“The Family Jewels” (1965, b/w, audio commentary, archive materials, trailer). Lewis tries to make like Alec Guinness or Peter Sellers by playing multiple roles — seven! And all of them are familiar Lewis characterizations in this sentimental yarn about a poor little rich girl investigating her uncles as potential guardians.
Hi. I'm Chris Hicks.
But if you're looking for Chris Hicks the Australian rugby player or the American recording-industry executive or the Major League Baseball player or the author of "Think" or the singer-songwriter or the former basketball player, you're in the wrong place.
I'm Chris Hicks the movie guy from Salt Lake City. If that's who you're looking for, welcome to my website as I enter the 21st century … a little late (May 2013).
This site is all about movies, well mostly, and it's also about me, I guess, but I'll try to keep my ego in check.
My goal, my hope, is that you will be able to browse the pages here and be alerted to or reminded of some great movie you've never heard of or forgotten about. In other words, something that might enhance your movie-watching experience, whether it's by Alfred Hitchcock or Joss Whedon, or stars Audrey Hepburn or Jennifer Lawrence or someone you never heard of. And I've also tried to make it fun.
The bulk of stories and reviews here are gleaned from my some 40 years of writing about film for the Deseret News, a daily newspaper in Salt Lake City, with side trips here and there to other entertainment forms.
I'm still writing for the D-News, but this is mostly archival stuff (with permission), primarily from the Deseret News but also from my 13 years with KSL Television and Radio, as well as other sundry freelance things I occasionaly come across in my deteriorating hard-copy files.
Hope you enjoy my little site. If you do, tell your friends. If you don't, just say you couldn't find it.
For Hicksflicks.com, Friday, June 15, 2018
EDITOR’S NOTE: In the 1980s there was an unexpected resurgence of western movies, and arguably the best was this all-star homage to the traditional style, laced with some good-natured comic skewering the genre’s tropes. And you can see it on the big screen Friday, June 15, at 10 a.m. in the SCERA Center in Orem. Here’s my review, published July 12, 1985, in the Deseret News.
“Silverado” makes “Pale Rider” look awfully pale indeed.
Yet it should come as no surprise that Lawrence Kasdan could pull off the best western ride in years, since he has already breathed new life into several other sagging genres.
Remember, it was Kasdan who wrote “Raiders of the Lost Ark,” reviving the style of Saturday matinee serials, as well as writing and directing both the film noir thriller “Body Heat,” and “The Big Chill,” which proved that audiences could enjoy ensemble work as much as big-name stars doing solo acts.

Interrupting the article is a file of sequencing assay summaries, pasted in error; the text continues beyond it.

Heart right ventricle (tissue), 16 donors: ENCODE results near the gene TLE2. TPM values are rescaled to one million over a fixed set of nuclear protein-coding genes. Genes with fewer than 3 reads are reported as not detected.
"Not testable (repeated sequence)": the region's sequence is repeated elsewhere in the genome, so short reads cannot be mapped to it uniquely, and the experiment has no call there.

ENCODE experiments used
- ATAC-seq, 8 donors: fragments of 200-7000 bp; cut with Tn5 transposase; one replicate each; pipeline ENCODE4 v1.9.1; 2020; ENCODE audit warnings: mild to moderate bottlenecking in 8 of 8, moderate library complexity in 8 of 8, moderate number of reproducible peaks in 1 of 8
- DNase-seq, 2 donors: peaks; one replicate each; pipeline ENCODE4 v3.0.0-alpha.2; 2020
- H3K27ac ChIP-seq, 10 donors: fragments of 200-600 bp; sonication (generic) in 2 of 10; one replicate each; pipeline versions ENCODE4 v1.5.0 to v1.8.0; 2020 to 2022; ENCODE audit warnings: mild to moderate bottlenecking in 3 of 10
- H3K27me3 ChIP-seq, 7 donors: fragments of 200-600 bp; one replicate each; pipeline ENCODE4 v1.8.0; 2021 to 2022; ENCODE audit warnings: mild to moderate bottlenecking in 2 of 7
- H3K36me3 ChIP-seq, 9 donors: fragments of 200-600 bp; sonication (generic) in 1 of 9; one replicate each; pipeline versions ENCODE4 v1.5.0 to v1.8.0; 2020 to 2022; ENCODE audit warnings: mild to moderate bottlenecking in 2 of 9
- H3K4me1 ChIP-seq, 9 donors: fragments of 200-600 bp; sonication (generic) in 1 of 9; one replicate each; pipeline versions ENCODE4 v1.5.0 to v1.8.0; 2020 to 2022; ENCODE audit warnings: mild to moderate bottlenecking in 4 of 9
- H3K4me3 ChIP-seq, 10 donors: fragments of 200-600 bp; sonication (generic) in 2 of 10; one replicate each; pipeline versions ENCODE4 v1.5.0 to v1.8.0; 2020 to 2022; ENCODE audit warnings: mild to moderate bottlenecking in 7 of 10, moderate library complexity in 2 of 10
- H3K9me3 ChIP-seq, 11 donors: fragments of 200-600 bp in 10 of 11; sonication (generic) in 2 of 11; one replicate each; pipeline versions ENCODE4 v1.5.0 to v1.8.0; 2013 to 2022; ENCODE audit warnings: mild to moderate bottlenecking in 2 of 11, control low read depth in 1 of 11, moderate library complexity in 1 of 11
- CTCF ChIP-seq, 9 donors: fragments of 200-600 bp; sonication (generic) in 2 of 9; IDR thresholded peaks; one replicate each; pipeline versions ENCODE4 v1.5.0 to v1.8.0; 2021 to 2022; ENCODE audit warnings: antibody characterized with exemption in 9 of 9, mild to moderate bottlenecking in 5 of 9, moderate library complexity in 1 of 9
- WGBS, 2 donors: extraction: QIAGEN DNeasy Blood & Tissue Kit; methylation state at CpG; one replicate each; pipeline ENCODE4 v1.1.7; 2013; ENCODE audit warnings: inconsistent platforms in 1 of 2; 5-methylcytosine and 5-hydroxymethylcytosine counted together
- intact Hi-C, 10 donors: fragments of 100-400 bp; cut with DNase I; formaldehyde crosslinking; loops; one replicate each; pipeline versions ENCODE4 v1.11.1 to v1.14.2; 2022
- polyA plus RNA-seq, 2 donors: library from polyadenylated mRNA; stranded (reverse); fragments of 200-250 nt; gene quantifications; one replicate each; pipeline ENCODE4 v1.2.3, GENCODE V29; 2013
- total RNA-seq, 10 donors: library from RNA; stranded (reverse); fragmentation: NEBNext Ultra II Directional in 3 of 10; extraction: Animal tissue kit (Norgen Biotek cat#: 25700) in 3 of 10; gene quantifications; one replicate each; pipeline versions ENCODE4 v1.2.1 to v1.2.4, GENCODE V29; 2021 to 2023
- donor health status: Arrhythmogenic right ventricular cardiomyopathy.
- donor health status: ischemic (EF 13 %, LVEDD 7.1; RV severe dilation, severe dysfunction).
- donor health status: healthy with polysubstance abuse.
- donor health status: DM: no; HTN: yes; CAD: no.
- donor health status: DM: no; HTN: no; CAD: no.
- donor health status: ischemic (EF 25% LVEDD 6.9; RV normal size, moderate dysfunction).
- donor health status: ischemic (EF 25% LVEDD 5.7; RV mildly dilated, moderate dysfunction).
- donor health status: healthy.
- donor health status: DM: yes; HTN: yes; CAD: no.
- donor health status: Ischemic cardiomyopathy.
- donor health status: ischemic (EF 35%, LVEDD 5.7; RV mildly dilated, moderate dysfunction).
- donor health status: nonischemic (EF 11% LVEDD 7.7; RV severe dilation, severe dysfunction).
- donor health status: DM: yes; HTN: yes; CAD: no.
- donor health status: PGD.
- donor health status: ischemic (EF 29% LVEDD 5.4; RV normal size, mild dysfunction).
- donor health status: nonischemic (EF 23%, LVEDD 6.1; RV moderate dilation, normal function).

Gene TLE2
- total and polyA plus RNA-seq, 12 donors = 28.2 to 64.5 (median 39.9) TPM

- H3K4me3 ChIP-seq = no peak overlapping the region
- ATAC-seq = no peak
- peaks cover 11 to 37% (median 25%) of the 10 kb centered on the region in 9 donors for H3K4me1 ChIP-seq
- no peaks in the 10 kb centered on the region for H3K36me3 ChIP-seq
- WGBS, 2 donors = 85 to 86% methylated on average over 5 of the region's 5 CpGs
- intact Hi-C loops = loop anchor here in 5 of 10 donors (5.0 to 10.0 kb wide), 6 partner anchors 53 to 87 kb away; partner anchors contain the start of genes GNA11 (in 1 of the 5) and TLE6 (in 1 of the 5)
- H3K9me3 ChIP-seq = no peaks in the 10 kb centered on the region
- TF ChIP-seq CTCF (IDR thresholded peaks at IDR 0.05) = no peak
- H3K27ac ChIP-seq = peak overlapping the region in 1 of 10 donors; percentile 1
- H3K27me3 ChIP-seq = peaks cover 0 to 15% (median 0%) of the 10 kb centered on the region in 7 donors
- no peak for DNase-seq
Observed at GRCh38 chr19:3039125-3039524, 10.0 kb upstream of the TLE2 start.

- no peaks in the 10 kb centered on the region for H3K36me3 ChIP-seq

Now Kasdan has taken the western form, and injected into it enough ’80s sensibilities to please even the most cynical moviegoers among us.
The premise is actually nothing new, as four unlikely heroes come together on their way to the town of Silverado, eventually joining forces to take on the wicked sheriff of the town and the evil land-grabbing cattle baron who is trying to drive off pioneers.
That plot is so old it has hoof-prints all over it.
Kevin Costner, left, Scott Glenn, Kevin Kline, Danny Glover, 'Silverado'
But Kasdan has drawn rich characters, cast the film with some rather offbeat, yet very right choices, and the result is a slam-bang, action-packed, fully developed, utterly entertaining and completely satisfying western, the likes of which we haven’t seen for many, many years.
The first half of the film is a sort of episodic journey, starting off with a bang as Scott Glenn is ambushed by a band of mysterious strangers. Bullet holes in the little shack where Glenn has been sleeping let in streams of light, and when he ventures outside we see a wide expanse of land (the film was shot in new Mexico).
Immediately we know this is going to be a movie with humor, style, wit, action and a breathtaking visual sense. Right on all counts.
Glenn meets up with bearded Kevin Kline, eventually they rescue Glenn’s hotheaded little brother (Kevin Costner), and soon they are joined by Danny Glover, a black cowboy on his way home.
As it happens, all four are headed for Silverado, and for about half the film they are involved together in comic misadventures that bring to mind “Butch Cassidy and the Sundance Kid.”
Whey they reach Silverado, the film settles into a more mainstream kind of western sensibility. Glenn and Costner visit relatives. Kline enters the Midnight Star saloon and strikes up a relationship with its diminutive owner (Linda Hunt), and Glover finds his parents’ farm has been ravaged by the local cattle baron’s hired guns.
Eventually the foursome will come together to battle the evil that pervades Silverado, chiefly in the form of an old buddy of Kline’s, now the corrupt sheriff, played with nasty glee by Brian Dennehy.
Kasdan, as usual, has written (with his brother Mark Kasdan) an intelligent, funny, human script, about people searching for their roots and family relationships.
And in addition to rousing music by Bruce Broughton, gorgeous photography by John Bailey and a wonderful, sharp-eyed ’80s style, there is that incredible cast.
Linda Hunt, Brian Dennehy, 'Silverado'
Kevin Kline is terrific as the gentle big bear of a man who cannot avoid having to show his strength no matter how hard he tries, and he brings with him a very nice understated humor. (His relationship with Linda Hunt is perhaps the most touching thing in the film.)